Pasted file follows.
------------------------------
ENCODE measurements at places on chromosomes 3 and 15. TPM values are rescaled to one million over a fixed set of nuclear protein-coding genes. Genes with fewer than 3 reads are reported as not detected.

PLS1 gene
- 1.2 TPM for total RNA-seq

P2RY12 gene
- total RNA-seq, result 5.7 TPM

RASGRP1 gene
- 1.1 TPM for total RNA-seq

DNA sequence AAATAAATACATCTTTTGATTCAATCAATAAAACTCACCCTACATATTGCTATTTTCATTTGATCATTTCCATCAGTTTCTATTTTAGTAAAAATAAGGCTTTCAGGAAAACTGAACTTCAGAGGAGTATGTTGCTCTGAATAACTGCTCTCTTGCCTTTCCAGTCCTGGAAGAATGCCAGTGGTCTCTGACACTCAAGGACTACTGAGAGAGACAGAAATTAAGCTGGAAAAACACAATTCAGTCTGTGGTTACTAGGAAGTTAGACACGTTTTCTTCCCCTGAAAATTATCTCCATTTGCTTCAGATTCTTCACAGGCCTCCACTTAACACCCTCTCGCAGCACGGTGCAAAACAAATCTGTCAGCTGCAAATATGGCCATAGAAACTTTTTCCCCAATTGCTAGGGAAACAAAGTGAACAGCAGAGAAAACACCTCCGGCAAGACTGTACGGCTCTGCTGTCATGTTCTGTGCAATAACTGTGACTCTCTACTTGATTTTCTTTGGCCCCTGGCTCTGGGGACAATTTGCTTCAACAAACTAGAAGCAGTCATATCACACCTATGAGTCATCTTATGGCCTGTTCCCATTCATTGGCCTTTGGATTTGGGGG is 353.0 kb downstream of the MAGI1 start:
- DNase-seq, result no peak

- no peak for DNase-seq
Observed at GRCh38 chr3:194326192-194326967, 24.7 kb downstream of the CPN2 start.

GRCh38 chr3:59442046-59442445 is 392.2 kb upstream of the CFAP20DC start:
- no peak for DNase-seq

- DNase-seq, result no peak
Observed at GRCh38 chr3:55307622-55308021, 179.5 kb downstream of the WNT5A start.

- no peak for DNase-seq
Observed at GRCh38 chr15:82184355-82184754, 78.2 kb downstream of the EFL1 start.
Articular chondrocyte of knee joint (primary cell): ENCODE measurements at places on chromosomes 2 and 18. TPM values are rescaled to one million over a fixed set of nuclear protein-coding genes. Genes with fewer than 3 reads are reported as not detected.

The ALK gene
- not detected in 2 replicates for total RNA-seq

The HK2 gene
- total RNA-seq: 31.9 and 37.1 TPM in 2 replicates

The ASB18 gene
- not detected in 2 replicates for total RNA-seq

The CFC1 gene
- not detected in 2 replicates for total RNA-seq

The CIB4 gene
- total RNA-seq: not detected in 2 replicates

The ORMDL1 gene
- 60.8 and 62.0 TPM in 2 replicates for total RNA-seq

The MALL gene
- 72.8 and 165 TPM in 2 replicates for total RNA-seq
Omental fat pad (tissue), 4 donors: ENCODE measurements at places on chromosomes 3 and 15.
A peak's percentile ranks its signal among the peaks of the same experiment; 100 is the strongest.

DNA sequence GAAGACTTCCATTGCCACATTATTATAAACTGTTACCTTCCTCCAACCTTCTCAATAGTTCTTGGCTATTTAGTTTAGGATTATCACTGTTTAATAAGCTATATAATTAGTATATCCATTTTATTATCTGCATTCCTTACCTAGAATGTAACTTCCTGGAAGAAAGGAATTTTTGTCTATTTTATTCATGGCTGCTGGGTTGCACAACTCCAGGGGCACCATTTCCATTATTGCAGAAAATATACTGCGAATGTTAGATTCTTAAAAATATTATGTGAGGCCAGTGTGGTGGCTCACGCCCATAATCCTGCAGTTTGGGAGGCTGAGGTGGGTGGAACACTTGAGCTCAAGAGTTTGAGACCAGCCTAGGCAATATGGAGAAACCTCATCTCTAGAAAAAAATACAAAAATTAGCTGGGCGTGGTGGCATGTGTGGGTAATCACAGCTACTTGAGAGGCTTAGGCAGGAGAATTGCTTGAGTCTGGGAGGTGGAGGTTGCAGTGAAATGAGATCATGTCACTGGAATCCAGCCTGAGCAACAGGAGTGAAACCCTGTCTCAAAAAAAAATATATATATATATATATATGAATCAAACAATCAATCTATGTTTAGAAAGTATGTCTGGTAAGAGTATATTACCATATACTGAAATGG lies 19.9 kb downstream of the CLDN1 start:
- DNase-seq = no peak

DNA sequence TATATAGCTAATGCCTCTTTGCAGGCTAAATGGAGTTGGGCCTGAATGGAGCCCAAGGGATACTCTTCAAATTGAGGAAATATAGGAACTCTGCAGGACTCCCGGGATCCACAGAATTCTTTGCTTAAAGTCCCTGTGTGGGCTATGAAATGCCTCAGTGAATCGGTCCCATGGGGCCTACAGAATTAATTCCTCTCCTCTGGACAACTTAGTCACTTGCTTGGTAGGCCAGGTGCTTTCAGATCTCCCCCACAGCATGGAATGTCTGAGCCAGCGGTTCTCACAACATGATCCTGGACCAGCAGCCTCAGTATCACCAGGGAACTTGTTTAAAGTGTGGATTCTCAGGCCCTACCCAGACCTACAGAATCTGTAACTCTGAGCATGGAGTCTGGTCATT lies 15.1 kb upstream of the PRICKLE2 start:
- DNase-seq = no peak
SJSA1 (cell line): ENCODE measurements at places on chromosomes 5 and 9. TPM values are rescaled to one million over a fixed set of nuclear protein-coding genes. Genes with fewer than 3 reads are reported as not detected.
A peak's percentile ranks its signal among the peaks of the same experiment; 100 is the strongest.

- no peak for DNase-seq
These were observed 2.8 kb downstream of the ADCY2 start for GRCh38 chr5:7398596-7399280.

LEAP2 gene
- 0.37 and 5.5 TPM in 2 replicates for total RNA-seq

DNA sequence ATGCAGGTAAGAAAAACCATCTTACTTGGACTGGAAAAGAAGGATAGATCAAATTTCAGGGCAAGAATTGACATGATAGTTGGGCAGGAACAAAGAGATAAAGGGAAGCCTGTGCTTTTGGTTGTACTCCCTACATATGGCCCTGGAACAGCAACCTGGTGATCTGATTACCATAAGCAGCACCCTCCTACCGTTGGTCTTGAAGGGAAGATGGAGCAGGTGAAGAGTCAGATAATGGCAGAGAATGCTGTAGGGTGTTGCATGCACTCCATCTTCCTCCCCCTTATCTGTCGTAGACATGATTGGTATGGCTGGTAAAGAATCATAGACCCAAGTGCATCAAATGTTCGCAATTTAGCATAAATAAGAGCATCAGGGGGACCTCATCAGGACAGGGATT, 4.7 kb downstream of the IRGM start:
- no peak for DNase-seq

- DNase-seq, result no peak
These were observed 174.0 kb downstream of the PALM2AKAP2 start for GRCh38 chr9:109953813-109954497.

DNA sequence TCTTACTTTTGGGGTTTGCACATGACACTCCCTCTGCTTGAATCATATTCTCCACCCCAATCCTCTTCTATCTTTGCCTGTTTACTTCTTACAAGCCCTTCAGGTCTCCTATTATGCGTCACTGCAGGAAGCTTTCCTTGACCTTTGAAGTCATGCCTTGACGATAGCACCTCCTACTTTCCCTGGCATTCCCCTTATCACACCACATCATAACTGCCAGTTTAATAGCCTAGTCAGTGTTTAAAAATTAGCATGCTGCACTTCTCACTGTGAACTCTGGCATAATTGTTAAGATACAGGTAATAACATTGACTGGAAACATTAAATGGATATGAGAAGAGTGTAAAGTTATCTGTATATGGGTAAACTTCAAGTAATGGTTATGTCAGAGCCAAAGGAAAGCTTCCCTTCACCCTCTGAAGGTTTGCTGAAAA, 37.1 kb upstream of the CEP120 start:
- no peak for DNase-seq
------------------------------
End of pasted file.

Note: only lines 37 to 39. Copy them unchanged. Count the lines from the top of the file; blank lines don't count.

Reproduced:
DNA sequence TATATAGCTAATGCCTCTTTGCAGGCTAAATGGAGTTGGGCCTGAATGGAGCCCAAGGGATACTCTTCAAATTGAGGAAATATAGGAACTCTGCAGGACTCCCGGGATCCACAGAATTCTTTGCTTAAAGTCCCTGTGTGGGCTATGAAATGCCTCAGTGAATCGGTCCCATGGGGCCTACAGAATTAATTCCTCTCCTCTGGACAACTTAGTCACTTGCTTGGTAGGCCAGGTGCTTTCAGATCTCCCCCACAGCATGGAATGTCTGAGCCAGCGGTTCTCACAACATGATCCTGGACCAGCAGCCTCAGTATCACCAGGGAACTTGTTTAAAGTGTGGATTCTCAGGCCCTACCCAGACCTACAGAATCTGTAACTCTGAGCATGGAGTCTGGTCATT lies 15.1 kb upstream of the PRICKLE2 start:
- DNase-seq = no peak
SJSA1 (cell line): ENCODE measurements at places on chromosomes 5 and 9. TPM values are rescaled to one million over a fixed set of nuclear protein-coding genes. Genes with fewer than 3 reads are reported as not detected.